We had wanted to spot a black bear and a moose on our trip north (since there were moose crossing signs, and lots of warnings at the provincial park about what to do when you encounter a black bear.) However, the most we got to see were two deer on the road side (which is kind of funny because we actually see more than that in one week at our own house), and the neighbourhood hare who came out nightly, eating his clover conveniently close to the house, peering in at us, which seemed more of a waiting to be fed stance. I’m guessing city slickers feeding the wild life must be happening.
Oh yes, and our family of ducks. “Family of what?!” said Clancey. “Ducks!”, yelled Michael. (My favourite line from Make Way for Ducklings.) Making way for ducklings was certainly a part of our week as we watched mama duck and her three babies in tow, paddling back and forth between two properties. They, too, I suspect get fed by the cottagers, as they seemed to come awfully close, loitering around a good deal in our vicinity.
The morning our poor kitty, Peppy, was ill, my son woke me up to share the kitty mishap in his room. There are times I’m annoyed to be awoken early in the morning, but not this one. After setting the machine to wash, I stood marvelling at the beauty of the outside world that the plethora of windows allowed. It’s amazing how transformed the same scene can be, going from sunrise, to daylight hours, to sunset again. The morning was stunning. I had the urge to slip into a canoe and paddle ever so quietly around the lake, hoping to hold the pink of the sky, and calm feeling of the lake as long as possible. And so why didn’t I? I’m not quite sure. Tired eyes maybe. I’m glad I at least had the sense to creep into the yard to photograph the stillness and gift of a moment.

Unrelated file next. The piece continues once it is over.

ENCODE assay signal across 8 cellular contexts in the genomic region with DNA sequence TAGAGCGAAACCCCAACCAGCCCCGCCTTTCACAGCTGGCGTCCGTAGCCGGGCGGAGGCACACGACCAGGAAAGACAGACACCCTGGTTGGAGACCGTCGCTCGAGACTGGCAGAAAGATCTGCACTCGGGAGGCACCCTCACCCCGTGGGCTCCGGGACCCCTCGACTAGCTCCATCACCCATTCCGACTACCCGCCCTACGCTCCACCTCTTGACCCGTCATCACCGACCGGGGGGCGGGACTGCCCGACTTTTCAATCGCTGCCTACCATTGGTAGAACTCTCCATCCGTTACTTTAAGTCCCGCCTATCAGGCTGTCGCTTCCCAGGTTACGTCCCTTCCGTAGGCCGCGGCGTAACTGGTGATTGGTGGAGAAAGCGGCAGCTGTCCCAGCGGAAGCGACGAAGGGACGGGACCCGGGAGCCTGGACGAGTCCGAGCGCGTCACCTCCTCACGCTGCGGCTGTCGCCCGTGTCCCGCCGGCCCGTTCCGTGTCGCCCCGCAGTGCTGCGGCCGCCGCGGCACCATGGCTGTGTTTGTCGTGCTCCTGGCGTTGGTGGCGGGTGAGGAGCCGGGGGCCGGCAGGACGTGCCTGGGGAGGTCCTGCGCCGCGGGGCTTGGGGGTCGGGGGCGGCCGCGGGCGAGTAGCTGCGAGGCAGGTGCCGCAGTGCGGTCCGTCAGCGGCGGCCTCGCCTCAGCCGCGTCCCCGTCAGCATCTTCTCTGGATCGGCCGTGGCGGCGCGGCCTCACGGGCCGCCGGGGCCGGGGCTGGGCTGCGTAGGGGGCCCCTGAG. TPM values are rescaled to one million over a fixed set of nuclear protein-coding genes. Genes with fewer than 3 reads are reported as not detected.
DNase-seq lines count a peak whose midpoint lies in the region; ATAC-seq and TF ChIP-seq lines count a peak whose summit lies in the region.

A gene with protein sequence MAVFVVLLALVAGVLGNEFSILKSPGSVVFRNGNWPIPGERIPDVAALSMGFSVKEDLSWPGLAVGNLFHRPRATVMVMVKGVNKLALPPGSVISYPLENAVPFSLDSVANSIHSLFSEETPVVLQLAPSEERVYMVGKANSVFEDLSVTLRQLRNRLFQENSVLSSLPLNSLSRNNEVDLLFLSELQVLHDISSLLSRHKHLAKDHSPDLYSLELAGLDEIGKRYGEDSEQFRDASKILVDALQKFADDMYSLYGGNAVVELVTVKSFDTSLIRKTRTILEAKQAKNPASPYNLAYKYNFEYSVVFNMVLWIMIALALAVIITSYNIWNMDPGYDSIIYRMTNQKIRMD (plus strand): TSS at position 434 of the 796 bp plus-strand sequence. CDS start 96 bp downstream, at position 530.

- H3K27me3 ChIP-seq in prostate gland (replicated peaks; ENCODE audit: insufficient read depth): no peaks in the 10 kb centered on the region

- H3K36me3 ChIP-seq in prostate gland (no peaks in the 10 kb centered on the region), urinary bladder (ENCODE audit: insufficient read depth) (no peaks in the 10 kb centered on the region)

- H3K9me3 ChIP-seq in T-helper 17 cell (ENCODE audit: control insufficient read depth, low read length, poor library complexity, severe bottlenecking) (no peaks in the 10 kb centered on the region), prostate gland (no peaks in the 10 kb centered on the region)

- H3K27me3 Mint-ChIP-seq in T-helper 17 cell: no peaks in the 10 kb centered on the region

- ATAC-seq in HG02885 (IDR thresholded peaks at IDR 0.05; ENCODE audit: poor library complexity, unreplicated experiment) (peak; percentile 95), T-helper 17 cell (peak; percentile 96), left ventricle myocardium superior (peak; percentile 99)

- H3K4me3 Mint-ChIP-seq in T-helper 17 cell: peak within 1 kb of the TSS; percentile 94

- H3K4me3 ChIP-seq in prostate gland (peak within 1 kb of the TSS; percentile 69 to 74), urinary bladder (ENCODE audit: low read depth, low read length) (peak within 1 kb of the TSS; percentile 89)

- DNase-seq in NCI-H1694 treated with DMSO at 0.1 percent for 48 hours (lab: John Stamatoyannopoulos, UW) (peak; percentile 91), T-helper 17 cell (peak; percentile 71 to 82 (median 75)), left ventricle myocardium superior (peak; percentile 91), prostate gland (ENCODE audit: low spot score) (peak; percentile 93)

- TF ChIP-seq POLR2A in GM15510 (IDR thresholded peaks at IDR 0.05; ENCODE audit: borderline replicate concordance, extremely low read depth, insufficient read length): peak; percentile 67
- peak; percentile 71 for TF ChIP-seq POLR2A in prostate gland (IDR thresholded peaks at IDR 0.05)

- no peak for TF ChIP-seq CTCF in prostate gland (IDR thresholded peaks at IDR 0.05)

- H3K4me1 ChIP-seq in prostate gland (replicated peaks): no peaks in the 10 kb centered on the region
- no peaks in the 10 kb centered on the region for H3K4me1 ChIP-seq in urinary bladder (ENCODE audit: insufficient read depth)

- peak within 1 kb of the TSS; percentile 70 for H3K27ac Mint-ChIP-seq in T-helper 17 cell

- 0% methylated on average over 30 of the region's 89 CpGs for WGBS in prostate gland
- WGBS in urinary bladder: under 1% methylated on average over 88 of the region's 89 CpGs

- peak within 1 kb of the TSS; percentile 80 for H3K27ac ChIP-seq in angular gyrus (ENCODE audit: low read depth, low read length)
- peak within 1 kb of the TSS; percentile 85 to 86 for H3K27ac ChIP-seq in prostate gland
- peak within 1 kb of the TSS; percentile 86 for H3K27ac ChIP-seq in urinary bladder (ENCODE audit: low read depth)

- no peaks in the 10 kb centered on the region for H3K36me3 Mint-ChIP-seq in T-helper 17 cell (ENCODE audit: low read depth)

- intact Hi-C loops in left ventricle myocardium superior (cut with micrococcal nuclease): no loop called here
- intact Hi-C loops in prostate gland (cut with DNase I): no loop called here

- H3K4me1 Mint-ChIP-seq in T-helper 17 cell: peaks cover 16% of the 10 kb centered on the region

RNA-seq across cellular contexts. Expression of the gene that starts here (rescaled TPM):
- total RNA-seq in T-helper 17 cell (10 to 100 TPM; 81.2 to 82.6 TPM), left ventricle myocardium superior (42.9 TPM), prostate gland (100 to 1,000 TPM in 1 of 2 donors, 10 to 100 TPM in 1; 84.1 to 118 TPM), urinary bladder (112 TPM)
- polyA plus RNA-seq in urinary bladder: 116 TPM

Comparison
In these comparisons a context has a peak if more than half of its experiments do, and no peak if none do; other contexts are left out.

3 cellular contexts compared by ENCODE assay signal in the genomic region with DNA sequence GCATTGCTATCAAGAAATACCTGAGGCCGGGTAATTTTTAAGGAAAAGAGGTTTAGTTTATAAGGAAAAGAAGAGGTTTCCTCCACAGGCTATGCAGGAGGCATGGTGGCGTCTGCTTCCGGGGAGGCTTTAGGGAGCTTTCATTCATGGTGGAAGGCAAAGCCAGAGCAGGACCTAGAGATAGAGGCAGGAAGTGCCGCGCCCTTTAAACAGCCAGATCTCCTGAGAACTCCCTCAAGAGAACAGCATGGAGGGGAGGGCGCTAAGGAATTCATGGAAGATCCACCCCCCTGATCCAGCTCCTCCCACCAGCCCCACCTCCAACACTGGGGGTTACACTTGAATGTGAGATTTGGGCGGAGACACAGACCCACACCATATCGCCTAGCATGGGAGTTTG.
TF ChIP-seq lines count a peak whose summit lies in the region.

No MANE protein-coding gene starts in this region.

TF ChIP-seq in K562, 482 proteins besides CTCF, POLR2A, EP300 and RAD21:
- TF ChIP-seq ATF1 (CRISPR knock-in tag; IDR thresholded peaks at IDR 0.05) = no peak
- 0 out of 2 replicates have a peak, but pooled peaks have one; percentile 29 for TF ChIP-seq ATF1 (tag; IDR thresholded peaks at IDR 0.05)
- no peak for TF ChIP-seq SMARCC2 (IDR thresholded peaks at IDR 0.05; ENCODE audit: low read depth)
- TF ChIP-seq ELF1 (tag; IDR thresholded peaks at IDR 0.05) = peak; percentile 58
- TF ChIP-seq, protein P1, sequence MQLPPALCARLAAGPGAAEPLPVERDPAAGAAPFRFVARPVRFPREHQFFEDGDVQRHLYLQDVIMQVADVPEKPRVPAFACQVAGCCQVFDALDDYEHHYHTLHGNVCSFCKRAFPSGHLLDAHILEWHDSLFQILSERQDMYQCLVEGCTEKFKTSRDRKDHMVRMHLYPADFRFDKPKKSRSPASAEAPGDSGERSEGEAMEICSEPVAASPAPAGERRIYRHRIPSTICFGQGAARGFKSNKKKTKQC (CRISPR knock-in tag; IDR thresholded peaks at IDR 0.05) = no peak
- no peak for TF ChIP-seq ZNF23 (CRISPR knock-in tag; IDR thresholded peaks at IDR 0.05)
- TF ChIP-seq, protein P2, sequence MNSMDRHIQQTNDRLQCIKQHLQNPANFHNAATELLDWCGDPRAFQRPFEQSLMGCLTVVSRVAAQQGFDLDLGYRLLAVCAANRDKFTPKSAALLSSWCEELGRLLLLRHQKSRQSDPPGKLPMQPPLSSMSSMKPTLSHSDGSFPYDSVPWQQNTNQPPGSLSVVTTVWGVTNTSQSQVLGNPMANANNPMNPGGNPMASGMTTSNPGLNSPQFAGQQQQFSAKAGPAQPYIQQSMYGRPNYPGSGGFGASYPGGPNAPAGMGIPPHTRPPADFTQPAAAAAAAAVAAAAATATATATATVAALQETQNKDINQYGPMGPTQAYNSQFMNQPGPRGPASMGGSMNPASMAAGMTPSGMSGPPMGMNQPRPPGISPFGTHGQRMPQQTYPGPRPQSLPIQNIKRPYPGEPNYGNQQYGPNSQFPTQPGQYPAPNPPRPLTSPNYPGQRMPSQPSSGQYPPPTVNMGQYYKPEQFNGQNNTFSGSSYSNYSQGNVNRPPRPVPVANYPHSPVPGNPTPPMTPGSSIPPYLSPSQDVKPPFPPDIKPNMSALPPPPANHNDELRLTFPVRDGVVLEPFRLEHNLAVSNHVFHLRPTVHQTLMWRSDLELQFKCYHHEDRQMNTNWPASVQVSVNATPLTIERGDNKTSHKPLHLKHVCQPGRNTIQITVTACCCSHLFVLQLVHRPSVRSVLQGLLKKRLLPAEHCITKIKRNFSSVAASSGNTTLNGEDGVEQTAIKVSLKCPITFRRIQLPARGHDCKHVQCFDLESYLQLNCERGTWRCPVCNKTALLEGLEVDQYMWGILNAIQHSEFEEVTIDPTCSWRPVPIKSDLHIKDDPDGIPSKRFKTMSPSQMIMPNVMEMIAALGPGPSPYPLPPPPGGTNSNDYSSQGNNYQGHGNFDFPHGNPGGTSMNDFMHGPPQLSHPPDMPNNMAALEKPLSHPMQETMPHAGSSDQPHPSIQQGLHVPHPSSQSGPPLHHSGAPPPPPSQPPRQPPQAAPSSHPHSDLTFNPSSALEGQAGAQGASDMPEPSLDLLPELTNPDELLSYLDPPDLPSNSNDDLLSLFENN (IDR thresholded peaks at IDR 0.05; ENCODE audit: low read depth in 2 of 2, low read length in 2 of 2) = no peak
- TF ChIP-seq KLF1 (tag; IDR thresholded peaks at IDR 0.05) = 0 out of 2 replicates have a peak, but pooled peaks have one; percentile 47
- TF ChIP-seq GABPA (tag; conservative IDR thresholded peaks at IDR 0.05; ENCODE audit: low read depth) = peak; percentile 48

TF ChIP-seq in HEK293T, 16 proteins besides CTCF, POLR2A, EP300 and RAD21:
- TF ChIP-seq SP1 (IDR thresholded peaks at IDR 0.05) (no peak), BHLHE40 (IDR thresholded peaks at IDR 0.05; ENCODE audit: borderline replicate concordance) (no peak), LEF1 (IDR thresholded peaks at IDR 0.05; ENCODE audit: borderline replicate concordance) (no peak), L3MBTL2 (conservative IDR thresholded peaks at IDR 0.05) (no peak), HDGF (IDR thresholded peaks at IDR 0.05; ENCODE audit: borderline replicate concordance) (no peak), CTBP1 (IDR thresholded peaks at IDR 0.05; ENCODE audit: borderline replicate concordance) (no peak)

I determined I’d get up and canoe at sunrise the next day, fully expecting the same knock at the door around 4:30. Alas, my startle awake didn’t come, and when I woke at 6:09 that next morning, the sky just wasn’t the 5 a.m. sky I was going for, so I stayed in bed.
We couldn’t have picked a more peaceful, serene, breath-taking hide-away for our beginning of summer vacation. It came just at the right time for our family. We are ever so thankful for the opportunity to sneak away together, get into nature, and relax.
It wasn’t easy saying good-bye to our lake, and I’ll admit I even choked back tears as we headed out the driveway for home. There’s something so sentimental in me about ending vacations, knowing we’ll never do the same thing again, and even if we did, we’d never re-create just the same magical moments we’ve experienced.
But our memories will last, and these pics will help that. What a beautiful time, and beautiful place.